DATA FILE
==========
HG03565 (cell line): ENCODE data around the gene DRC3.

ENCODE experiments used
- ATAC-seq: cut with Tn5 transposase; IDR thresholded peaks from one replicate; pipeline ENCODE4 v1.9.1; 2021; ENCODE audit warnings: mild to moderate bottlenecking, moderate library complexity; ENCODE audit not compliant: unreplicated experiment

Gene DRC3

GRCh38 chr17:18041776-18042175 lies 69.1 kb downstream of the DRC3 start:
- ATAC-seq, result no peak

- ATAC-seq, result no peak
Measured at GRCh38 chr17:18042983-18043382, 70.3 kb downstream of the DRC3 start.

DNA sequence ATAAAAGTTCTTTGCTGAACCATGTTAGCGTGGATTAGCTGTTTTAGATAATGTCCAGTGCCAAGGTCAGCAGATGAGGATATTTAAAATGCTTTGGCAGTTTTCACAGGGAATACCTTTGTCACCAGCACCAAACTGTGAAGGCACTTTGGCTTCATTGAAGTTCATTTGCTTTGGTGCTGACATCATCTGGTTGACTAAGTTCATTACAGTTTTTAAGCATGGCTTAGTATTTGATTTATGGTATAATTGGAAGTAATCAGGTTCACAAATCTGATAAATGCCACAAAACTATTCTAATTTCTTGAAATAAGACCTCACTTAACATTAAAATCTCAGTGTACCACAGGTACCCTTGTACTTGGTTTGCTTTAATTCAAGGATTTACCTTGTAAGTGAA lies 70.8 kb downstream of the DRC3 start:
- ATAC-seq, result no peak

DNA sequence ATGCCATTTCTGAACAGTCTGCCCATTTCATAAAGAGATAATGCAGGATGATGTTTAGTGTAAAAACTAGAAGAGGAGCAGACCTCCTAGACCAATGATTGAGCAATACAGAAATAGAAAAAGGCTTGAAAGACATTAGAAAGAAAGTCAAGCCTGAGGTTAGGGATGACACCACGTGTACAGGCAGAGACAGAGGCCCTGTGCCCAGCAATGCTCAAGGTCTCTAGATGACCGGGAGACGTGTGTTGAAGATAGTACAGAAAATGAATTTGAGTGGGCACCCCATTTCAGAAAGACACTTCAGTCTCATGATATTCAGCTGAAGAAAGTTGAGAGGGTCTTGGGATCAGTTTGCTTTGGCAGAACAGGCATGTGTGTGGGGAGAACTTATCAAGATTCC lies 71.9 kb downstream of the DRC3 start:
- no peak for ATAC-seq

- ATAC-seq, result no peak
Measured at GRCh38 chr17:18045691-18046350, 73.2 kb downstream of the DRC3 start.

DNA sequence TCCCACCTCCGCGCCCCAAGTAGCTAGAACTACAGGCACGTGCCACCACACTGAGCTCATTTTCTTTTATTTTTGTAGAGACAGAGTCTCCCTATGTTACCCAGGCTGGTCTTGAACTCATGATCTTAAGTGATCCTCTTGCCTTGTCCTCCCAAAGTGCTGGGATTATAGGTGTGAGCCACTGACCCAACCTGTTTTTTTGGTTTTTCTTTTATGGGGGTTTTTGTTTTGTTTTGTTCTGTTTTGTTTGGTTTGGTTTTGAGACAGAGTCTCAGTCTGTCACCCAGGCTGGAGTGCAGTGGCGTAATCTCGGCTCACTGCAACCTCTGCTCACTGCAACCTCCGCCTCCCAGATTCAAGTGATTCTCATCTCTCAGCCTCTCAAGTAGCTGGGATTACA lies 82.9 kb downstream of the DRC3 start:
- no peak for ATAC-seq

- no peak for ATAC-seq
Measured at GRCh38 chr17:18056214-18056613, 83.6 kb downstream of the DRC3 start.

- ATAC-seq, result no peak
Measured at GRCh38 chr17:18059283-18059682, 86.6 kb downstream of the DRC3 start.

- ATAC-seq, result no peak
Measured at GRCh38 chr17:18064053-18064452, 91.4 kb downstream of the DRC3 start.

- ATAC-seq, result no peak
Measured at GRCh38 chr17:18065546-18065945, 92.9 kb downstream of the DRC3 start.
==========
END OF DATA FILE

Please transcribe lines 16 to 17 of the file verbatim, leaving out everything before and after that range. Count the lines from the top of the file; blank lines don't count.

- no peak for ATAC-seq

- no peak for ATAC-seq